Period of Empires IV and Real Time Strategy Games in Rocky History
The real -time strategy is there was a time.
Period of Empires II: Definite Edition Constantly breaking 20,000 simultaneous players on Steam, it puts it in the league with legendary RPGs to like The Elder Scroll V: Skyrim and The Witcher 3: Wild Hunt. An unexpected remaster of the original 2020 Command and Conquest saw more than 42,000 simultaneous Steam players at launch. And most gaming companies, including Microsoft and Tencent, are bankrolling the studios behind new RTS entries like Period of Empires IV, which is scheduled to release on Oct. 28.
This resurrection is good news for fans of real -time strategy games, but the difference should be adapted to the preferences of modern gamers. Fortunately, the developers behind blockbuster real-time strategy games tomorrow are thinking about past mistakes in the genre.
The Golden Age
The seed of this kind of real-time strategy was planted when Chris Crawford published an agreement about the future of real-time gaming, titled “The Future of Computer Wargaming,” in the winter debut in the 1981 issue of World of Computer Gaming. He argues that “real-time play is both more realistic and more challenging than playing a series of games. It may be obvious now, but in the early 1980s, it was a direct challenge to a status quo.” quo that saw computer strategy games as copies of physical, turn-based little wargaming.
Crawford started his ideas in the 1982’s Legionnaire, an early real-time strategic game that puts squads of Roman troops against AI-controlled barbarians. Legionnaire new, but also somewhat ahead of its time. The game proves that real-time play is technically possible, but it’s a challenge, since only time-lapse computers can keep up with small, static maps, with a single dozen visible units in most.
Still, the concept is starting to move. Games like The Ancient Art of War, released by Brøderbund Software for MS-DOS and Apple II in 1984, and Duke of two, released for Sega Genesis in 1989, pushed the boundaries of real -time gaming. These ideas were gathered in 1989 Populus, a “game god” from Peter Molyneux’s Bullfrog Productions. Populus isn’t a real-time strategy game, but it does have an attractive, intuitive interface that fans will know differently.
If these games provide a blueprint, it is Dune II laying the foundation. Released by Westwood Studios in 1992, it was the first game to mix base building, unit command, and gathering sources with real-time gameplay and a graphical mouse-driven interface. It delights the adrenaline rush of an arcade game with the complex strategic decisions of an empire based maker. The game was a bit of a hit, sold about 250,000 copies in the first few years, but it convinced the game’s maker, Westwood Studios founder Brett Sperry, that a follow-up was needed.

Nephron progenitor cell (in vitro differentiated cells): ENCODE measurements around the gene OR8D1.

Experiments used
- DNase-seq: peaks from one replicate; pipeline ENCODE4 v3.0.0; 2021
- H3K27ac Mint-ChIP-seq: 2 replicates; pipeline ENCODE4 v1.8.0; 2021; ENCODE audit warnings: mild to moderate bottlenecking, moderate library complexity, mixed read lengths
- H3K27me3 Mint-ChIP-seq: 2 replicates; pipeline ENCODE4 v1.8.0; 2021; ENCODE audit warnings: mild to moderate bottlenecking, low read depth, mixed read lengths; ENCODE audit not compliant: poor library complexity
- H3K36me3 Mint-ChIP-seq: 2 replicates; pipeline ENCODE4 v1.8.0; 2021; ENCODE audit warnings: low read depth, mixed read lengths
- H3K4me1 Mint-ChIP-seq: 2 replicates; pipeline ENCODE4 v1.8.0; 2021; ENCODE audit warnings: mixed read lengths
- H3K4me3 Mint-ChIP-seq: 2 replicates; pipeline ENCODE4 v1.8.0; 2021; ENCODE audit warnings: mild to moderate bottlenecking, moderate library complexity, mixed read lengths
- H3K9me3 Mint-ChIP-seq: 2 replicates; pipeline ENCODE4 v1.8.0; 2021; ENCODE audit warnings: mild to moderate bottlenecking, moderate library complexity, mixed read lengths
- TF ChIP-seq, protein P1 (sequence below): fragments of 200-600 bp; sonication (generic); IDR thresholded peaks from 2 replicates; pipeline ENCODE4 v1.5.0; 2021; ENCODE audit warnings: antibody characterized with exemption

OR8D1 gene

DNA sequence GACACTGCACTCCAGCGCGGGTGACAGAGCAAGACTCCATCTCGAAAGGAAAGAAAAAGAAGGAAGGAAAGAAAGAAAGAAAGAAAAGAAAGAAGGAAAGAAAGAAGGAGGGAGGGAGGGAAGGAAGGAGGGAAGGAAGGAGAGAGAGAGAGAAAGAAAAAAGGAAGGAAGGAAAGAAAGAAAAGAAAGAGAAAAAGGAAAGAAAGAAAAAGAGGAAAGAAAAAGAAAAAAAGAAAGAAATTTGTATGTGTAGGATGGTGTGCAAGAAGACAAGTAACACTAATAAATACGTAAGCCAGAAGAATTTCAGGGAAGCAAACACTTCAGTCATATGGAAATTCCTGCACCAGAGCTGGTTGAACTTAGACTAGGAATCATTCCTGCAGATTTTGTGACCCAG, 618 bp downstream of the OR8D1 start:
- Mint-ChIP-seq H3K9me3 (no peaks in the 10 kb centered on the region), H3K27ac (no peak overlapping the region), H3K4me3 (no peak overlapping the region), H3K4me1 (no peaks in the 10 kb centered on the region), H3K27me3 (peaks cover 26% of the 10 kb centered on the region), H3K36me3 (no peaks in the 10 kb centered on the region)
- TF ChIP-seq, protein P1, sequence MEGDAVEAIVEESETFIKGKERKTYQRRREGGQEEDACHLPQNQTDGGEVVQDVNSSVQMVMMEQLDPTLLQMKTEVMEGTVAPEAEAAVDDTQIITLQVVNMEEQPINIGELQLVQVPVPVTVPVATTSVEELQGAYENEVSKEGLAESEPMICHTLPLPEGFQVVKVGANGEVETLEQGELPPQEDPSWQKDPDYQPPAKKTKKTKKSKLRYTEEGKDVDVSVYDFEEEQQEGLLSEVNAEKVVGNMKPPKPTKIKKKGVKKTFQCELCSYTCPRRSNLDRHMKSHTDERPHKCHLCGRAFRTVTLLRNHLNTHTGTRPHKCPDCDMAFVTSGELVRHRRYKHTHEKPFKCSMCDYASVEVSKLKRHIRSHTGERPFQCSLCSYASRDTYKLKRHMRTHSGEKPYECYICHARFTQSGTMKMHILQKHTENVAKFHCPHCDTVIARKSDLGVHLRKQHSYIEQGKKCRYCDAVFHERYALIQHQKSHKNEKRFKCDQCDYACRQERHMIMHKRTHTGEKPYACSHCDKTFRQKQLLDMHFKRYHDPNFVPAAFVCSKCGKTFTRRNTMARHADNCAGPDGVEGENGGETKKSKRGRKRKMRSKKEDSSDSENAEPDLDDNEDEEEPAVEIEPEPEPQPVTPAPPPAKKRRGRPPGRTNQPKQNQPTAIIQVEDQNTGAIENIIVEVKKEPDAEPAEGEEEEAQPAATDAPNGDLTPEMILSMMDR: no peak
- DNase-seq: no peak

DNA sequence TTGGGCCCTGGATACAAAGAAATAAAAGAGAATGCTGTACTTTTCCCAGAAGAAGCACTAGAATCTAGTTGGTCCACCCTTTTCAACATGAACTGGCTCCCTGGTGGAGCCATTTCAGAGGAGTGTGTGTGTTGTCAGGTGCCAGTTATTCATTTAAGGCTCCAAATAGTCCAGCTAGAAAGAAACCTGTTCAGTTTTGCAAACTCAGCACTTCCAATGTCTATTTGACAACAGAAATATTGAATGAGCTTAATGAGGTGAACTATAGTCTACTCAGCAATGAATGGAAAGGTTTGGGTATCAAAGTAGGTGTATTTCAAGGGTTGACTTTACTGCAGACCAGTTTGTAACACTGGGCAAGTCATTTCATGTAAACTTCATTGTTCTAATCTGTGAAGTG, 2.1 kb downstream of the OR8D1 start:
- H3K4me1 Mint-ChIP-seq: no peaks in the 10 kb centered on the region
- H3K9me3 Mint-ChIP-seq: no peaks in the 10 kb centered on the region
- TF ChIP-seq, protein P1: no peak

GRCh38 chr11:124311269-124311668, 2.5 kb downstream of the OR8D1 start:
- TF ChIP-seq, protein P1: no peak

Although Dune II did not receive a direct sequence. Sperry, failed on the restrictions and costs of licensing an established franchise such as Dune, prompted Westwood to gamble on a new, original IP that disrupts modern warfare and the technology that drives it. Louis Castle, spoke to Computer and Video Games Magazine in an interview in 2008, Westwood said that “players like to think of their home computer as a terminal on a real battlefield that communicates directly with your units on the field.” The Westwood team took inspiration from the media coverage of the Gulf War but added its own sci-fi spin.
Gambling pays off. Command and Conquest hit stores in 1995 and sold more than a million copies in its first year, establishing Westwood as a leader in a new, breakout class. The studio doubled its outcome with the release of Red Alert in 1996, which sold out faster than its predecessor and included an online chat program, Westwood Chat, that players could use to organize online games. Westwood’s rapid release of two blockbuster titles puts real -time strategy on the cover of PC gaming magazines, not just in the United States but around the world.
David Kim, leading game designer at newly formed Uncapped Games and former designer of Starcraft II, introduced in Red Alert while growing up in South Korea. “Red Alert is the main game played in all multiplayer, ”Kim said. “I really understand this, and we’ll play after school.” Germany, the United Kingdom, France, Japan, and Australia are also the leading markets for real-time strategy games, with new RTS games consistently topping the countries chart.
But the success of Red Alert is the tip of the iceberg. Blizzard Entertainment, which has earned a reputation for quality with its own hit real-time strategy, Warcraft, came on the scene in the 1998’s Starcraft. Kim and her friends, like many PC players, jumped into the new game and never looked back. Blizzard’s RTS sci-fi RTS rocked up the charts, selling 1.5 million copies by the end of the year to become the best-selling PC game in 1998. It will continue to sell at least 11 million copies, a number ahead of the 2017 release of Starcraft: Remastered. Activision-Blizzard has not released sales figures for the remaster.